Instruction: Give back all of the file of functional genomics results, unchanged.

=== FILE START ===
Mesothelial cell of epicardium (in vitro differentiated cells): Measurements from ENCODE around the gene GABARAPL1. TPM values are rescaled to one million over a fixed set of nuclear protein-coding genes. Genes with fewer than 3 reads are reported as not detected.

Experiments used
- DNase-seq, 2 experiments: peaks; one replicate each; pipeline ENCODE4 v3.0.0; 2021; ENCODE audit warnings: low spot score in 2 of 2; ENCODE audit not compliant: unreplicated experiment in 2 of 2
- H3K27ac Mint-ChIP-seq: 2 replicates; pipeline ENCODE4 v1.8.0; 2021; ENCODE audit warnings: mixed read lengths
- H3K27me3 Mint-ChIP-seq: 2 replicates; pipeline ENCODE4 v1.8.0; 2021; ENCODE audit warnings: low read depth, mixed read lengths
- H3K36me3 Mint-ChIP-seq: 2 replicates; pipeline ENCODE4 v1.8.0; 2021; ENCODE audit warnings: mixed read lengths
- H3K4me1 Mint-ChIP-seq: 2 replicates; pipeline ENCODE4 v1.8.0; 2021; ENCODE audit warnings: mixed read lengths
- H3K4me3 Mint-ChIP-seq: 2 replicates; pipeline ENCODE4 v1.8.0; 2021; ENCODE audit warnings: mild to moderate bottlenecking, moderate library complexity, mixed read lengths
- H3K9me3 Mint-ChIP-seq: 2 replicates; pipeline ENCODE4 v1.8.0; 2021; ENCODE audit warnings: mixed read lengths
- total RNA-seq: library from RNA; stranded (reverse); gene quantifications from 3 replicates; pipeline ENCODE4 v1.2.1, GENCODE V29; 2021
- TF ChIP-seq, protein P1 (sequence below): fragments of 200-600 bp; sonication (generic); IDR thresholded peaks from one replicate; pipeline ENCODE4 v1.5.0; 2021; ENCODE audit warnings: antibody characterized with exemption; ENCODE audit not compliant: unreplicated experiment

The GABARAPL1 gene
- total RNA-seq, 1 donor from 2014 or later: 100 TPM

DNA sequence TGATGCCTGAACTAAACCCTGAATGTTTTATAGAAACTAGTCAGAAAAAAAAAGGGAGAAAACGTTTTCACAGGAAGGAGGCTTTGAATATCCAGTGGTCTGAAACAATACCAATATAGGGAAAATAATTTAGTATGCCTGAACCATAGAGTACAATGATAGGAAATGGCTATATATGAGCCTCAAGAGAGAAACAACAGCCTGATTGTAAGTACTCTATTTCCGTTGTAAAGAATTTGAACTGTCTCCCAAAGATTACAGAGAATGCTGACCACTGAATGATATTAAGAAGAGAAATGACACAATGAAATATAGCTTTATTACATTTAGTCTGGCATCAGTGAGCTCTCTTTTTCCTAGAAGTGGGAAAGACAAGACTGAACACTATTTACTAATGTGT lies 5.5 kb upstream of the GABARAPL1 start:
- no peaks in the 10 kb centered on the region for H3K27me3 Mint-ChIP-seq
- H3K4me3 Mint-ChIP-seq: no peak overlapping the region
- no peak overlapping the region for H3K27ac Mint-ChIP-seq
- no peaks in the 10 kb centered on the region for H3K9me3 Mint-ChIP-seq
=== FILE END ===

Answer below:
Mesothelial cell of epicardium (in vitro differentiated cells): Measurements from ENCODE around the gene GABARAPL1. TPM values are rescaled to one million over a fixed set of nuclear protein-coding genes. Genes with fewer than 3 reads are reported as not detected.

Experiments used
- DNase-seq, 2 experiments: peaks; one replicate each; pipeline ENCODE4 v3.0.0; 2021; ENCODE audit warnings: low spot score in 2 of 2; ENCODE audit not compliant: unreplicated experiment in 2 of 2
- H3K27ac Mint-ChIP-seq: 2 replicates; pipeline ENCODE4 v1.8.0; 2021; ENCODE audit warnings: mixed read lengths
- H3K27me3 Mint-ChIP-seq: 2 replicates; pipeline ENCODE4 v1.8.0; 2021; ENCODE audit warnings: low read depth, mixed read lengths
- H3K36me3 Mint-ChIP-seq: 2 replicates; pipeline ENCODE4 v1.8.0; 2021; ENCODE audit warnings: mixed read lengths
- H3K4me1 Mint-ChIP-seq: 2 replicates; pipeline ENCODE4 v1.8.0; 2021; ENCODE audit warnings: mixed read lengths
- H3K4me3 Mint-ChIP-seq: 2 replicates; pipeline ENCODE4 v1.8.0; 2021; ENCODE audit warnings: mild to moderate bottlenecking, moderate library complexity, mixed read lengths
- H3K9me3 Mint-ChIP-seq: 2 replicates; pipeline ENCODE4 v1.8.0; 2021; ENCODE audit warnings: mixed read lengths
- total RNA-seq: library from RNA; stranded (reverse); gene quantifications from 3 replicates; pipeline ENCODE4 v1.2.1, GENCODE V29; 2021
- TF ChIP-seq, protein P1 (sequence below): fragments of 200-600 bp; sonication (generic); IDR thresholded peaks from one replicate; pipeline ENCODE4 v1.5.0; 2021; ENCODE audit warnings: antibody characterized with exemption; ENCODE audit not compliant: unreplicated experiment

The GABARAPL1 gene
- total RNA-seq, 1 donor from 2014 or later: 100 TPM

DNA sequence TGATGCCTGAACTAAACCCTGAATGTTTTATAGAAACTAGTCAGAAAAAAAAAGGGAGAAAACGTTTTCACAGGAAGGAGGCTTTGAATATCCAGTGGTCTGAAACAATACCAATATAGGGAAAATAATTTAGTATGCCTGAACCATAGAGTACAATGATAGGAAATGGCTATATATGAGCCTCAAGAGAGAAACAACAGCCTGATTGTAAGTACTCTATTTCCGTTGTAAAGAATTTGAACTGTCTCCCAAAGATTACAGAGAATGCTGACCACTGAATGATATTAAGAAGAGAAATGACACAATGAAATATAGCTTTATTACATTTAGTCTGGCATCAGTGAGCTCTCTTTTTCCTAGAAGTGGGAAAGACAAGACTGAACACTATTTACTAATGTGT lies 5.5 kb upstream of the GABARAPL1 start:
- no peaks in the 10 kb centered on the region for H3K27me3 Mint-ChIP-seq
- H3K4me3 Mint-ChIP-seq: no peak overlapping the region
- no peak overlapping the region for H3K27ac Mint-ChIP-seq
- no peaks in the 10 kb centered on the region for H3K9me3 Mint-ChIP-seq